Sunday, July 3, 2011

Mobile mulitmedia and viral marketing

In Technology and Business on April 28, 2009 at 10:51 am
Video communicaton through fixed online applications has become very, very popular (ex: video skype). Video communication through telecommunication broadband systems has not become very popular (whether fixed or mobile).
Ok, now let’s correct the hickup in the previous statement: Video communication has become popular over telecom networks since skype and a host of other such application software do indeed rely on the telecommunication network.
The question is how did skype and all the other peer to peer applications manage to catch a market in say five years, a market that the traditional telecom companies have been addressing for the last 40 years (remember ISDN video tv? and of course we now have 3G (and later LTE) video call capabilities) without much success.

Premise : Video communication does exist as a succesful service, but through advertising based peer to peer applications that are independent from the telecom providers service offering and billing system!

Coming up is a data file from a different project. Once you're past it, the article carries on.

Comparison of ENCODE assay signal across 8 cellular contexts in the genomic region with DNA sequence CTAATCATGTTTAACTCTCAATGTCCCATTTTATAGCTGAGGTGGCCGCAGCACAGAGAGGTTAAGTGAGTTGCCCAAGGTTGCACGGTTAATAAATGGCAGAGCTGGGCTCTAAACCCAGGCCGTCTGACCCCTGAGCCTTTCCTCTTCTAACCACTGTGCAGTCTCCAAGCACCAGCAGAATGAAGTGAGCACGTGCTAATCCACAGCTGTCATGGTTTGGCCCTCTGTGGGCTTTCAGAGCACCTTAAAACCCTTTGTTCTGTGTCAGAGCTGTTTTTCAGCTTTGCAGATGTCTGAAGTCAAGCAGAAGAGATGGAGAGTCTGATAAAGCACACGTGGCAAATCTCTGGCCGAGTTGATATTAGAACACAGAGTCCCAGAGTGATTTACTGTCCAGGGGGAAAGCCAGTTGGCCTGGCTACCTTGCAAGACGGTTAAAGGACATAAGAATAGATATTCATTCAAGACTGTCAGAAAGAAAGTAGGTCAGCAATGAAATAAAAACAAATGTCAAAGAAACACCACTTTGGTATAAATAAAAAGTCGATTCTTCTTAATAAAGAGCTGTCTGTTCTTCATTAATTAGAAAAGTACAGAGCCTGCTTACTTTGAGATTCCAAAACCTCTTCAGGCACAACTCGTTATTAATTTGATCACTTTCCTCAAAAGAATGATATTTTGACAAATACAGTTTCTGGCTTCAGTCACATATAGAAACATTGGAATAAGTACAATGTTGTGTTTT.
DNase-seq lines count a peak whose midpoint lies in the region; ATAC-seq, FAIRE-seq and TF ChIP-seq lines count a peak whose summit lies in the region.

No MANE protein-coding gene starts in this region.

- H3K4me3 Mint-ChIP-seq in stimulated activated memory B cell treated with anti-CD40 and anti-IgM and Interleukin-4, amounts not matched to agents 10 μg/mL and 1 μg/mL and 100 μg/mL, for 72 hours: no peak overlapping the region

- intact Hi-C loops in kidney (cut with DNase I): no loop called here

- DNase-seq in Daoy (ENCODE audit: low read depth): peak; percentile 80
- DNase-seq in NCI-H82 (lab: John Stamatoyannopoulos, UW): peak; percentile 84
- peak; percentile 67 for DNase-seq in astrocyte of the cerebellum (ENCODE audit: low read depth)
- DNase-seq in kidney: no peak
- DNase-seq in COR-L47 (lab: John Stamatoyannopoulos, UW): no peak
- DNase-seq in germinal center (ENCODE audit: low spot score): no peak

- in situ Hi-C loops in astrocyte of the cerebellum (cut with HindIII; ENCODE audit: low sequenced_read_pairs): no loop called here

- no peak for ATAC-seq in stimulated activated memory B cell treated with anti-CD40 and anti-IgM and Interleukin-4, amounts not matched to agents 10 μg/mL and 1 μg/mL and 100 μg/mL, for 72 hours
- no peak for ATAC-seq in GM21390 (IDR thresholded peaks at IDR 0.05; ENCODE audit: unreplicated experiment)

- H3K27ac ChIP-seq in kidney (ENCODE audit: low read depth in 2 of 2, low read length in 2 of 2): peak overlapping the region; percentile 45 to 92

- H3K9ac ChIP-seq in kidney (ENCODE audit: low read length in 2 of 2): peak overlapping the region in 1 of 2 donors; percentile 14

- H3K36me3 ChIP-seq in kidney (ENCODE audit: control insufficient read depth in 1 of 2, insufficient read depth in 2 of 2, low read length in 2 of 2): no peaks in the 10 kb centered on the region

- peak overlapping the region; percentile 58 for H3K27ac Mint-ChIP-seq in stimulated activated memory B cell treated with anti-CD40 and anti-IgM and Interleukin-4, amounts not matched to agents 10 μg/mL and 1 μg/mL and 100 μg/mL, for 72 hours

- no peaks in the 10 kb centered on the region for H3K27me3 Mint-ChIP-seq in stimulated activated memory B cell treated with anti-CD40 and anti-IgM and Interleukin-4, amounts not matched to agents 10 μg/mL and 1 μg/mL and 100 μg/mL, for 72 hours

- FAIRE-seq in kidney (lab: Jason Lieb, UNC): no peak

One possible answer is that   skype (and all the other skypes) offered it for free. The other answer is that they offered it for free to the users that could not afford to pay for the service anyway, the youth segment (well most could but you know..). Another factor that comes to play is that most of these peers understood that this segment relied on the “socializing factor”. Skype (and later applications such as facebook, gmail, msn etc.. ) built in a”gossipy virality” into the actual applications, allowing people to communicate, share, coordinate, incorporate and generally get involved; The key advantage with all these applications is the “social butterfly” aspect of the application. Another advantage is that the users got something in return for actually promoting the application to their friends, family and peers. In other words the application contained a built in viral component.

So while the previous strategy focussed on interconnecting customers (an older generation that really had no time, or care to watch itself on a screen) through video, or mobile video, as is done through voice, the peer to peer applications focussed on using voice, video , text and anything else that was/is at their disposal as enblers to allow people to group into “tribes”. This satisfied an individual’s need to socialize and be part of a group, and simultaneously nurtured their personality’s self actualization factor.

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